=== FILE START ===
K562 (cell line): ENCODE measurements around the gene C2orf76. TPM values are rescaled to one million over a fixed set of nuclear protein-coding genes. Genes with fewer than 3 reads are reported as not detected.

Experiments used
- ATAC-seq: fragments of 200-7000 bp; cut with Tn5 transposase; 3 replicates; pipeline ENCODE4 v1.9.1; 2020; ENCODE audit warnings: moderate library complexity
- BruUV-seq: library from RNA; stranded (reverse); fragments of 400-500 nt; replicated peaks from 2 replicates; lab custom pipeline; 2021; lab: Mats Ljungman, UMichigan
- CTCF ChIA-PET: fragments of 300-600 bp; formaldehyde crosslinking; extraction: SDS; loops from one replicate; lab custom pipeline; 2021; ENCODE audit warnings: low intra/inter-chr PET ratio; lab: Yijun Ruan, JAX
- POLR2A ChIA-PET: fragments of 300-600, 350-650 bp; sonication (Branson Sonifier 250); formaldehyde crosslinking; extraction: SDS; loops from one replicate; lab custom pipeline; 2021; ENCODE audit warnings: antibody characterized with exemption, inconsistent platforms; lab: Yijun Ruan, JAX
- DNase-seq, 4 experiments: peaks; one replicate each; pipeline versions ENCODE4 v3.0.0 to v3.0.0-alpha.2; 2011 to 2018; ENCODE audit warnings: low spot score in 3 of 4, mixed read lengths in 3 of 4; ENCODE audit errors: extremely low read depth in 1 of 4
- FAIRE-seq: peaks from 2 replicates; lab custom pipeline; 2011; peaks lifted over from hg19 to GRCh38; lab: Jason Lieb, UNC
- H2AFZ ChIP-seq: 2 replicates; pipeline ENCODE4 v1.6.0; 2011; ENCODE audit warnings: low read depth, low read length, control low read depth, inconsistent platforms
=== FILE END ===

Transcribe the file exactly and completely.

K562 (cell line): ENCODE measurements around the gene C2orf76. TPM values are rescaled to one million over a fixed set of nuclear protein-coding genes. Genes with fewer than 3 reads are reported as not detected.

Experiments used
- ATAC-seq: fragments of 200-7000 bp; cut with Tn5 transposase; 3 replicates; pipeline ENCODE4 v1.9.1; 2020; ENCODE audit warnings: moderate library complexity
- BruUV-seq: library from RNA; stranded (reverse); fragments of 400-500 nt; replicated peaks from 2 replicates; lab custom pipeline; 2021; lab: Mats Ljungman, UMichigan
- CTCF ChIA-PET: fragments of 300-600 bp; formaldehyde crosslinking; extraction: SDS; loops from one replicate; lab custom pipeline; 2021; ENCODE audit warnings: low intra/inter-chr PET ratio; lab: Yijun Ruan, JAX
- POLR2A ChIA-PET: fragments of 300-600, 350-650 bp; sonication (Branson Sonifier 250); formaldehyde crosslinking; extraction: SDS; loops from one replicate; lab custom pipeline; 2021; ENCODE audit warnings: antibody characterized with exemption, inconsistent platforms; lab: Yijun Ruan, JAX
- DNase-seq, 4 experiments: peaks; one replicate each; pipeline versions ENCODE4 v3.0.0 to v3.0.0-alpha.2; 2011 to 2018; ENCODE audit warnings: low spot score in 3 of 4, mixed read lengths in 3 of 4; ENCODE audit errors: extremely low read depth in 1 of 4
- FAIRE-seq: peaks from 2 replicates; lab custom pipeline; 2011; peaks lifted over from hg19 to GRCh38; lab: Jason Lieb, UNC
- H2AFZ ChIP-seq: 2 replicates; pipeline ENCODE4 v1.6.0; 2011; ENCODE audit warnings: low read depth, low read length, control low read depth, inconsistent platforms